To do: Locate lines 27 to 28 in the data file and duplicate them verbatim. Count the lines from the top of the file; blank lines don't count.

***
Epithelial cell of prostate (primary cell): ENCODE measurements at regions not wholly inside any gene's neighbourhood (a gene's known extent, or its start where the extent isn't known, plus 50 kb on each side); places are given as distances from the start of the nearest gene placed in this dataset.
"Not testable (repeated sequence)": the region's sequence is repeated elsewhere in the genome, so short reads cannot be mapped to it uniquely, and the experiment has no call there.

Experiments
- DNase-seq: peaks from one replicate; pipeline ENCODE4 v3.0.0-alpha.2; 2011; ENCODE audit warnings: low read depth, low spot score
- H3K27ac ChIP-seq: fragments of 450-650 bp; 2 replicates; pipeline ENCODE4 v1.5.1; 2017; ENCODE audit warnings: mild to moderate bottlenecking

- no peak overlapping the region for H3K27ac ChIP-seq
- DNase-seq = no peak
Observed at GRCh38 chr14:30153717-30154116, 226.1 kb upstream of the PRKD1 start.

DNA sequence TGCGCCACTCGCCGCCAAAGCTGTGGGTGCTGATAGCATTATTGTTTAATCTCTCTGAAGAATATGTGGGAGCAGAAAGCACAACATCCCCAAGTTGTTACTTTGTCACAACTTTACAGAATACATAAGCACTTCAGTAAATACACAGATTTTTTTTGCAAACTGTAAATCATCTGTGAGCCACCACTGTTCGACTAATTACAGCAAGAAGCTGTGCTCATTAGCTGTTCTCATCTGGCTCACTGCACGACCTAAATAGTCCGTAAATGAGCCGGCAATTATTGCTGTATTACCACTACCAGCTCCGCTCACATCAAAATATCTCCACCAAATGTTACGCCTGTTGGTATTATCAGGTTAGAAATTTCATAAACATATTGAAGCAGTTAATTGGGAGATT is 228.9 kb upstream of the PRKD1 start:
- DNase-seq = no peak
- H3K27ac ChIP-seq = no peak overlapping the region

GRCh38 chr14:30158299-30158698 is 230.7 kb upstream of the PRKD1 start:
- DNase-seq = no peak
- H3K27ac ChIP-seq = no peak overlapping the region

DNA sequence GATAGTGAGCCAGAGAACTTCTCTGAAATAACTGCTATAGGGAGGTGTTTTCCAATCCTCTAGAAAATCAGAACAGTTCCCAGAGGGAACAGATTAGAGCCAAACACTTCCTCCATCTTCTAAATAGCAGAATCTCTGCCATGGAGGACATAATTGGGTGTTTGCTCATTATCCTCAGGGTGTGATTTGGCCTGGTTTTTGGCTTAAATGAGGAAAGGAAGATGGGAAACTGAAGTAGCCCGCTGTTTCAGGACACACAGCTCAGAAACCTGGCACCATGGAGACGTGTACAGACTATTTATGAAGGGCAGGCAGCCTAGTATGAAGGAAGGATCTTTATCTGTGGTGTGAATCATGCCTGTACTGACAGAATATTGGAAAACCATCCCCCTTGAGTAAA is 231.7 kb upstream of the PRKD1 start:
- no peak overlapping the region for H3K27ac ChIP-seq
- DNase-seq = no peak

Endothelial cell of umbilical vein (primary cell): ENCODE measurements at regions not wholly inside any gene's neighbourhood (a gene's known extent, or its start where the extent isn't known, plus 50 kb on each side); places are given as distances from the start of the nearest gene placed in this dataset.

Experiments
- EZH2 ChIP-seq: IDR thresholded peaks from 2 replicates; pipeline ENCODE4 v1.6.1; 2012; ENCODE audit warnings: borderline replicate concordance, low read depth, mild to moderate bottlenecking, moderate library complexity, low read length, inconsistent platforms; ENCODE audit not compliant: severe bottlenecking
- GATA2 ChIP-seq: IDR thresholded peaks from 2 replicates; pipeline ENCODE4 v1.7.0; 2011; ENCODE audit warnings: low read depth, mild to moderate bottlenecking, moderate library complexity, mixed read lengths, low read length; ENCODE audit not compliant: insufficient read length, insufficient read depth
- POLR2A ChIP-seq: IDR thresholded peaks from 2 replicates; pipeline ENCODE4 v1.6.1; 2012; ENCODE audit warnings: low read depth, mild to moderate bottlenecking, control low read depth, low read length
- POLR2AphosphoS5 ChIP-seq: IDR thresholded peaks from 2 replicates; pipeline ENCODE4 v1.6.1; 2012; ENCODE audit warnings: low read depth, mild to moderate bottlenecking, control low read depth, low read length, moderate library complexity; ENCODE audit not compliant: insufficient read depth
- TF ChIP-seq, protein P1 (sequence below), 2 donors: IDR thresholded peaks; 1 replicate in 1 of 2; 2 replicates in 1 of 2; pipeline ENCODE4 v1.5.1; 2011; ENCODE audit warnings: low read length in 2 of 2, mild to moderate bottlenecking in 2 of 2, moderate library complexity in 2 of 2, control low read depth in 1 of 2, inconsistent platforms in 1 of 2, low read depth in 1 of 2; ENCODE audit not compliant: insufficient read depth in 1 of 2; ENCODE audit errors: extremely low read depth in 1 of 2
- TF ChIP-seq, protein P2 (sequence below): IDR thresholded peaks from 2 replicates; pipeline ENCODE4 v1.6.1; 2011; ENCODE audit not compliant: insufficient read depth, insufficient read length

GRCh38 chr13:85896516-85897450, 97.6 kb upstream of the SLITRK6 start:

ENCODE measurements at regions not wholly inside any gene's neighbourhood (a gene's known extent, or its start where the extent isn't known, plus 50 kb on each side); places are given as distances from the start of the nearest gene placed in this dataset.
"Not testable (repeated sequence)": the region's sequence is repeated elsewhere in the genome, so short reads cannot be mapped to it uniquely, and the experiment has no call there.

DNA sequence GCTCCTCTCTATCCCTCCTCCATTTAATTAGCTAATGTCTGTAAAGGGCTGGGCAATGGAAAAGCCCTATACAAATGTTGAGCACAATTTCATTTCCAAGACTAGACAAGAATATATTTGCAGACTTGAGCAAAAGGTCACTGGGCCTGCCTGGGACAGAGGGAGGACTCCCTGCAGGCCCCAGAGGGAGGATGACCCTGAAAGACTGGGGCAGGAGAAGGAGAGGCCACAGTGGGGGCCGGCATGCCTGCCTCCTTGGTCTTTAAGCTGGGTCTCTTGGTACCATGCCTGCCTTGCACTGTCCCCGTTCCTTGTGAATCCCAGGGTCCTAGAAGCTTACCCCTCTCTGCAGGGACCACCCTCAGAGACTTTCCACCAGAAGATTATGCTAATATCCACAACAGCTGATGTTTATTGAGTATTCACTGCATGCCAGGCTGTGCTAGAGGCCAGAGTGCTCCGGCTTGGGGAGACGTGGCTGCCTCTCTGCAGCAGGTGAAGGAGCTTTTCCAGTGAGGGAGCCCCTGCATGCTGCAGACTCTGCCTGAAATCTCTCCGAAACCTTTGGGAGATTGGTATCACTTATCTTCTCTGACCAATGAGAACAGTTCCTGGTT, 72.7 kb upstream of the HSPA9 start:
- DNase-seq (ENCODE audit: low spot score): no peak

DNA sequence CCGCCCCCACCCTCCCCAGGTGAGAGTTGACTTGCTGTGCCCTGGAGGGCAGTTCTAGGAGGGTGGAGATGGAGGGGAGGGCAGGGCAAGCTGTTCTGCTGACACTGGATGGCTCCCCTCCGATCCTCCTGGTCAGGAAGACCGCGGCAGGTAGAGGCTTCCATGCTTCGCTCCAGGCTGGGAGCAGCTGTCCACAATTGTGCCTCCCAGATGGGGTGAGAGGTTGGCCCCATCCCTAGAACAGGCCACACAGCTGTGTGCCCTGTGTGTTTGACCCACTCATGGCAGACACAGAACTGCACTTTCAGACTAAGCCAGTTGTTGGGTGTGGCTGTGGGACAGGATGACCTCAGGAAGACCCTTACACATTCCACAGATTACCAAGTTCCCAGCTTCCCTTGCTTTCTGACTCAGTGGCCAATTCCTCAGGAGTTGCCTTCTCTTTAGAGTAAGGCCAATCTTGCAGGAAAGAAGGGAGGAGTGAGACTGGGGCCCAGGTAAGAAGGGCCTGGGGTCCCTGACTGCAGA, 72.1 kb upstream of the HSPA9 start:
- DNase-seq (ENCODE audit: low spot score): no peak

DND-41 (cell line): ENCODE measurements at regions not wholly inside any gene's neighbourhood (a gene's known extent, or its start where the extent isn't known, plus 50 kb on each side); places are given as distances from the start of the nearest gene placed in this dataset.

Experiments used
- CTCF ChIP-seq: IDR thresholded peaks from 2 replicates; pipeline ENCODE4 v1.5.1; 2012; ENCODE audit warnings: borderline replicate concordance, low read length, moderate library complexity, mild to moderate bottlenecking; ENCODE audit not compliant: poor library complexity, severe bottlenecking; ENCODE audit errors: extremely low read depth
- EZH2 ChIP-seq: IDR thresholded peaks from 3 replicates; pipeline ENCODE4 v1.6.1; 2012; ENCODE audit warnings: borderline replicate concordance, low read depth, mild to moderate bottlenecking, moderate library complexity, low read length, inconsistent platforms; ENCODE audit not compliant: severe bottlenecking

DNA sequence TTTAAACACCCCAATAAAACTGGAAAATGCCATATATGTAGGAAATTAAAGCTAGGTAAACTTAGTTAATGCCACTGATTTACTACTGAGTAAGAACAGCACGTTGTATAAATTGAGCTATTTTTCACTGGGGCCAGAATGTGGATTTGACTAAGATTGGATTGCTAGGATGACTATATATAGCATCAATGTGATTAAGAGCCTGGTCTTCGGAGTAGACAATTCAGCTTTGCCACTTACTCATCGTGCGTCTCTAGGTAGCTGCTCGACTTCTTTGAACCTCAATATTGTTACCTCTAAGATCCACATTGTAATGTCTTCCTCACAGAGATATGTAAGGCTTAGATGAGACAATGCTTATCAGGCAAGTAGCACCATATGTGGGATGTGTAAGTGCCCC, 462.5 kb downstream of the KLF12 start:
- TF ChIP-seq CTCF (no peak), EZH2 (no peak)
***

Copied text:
ENCODE measurements at regions not wholly inside any gene's neighbourhood (a gene's known extent, or its start where the extent isn't known, plus 50 kb on each side); places are given as distances from the start of the nearest gene placed in this dataset.
"Not testable (repeated sequence)": the region's sequence is repeated elsewhere in the genome, so short reads cannot be mapped to it uniquely, and the experiment has no call there.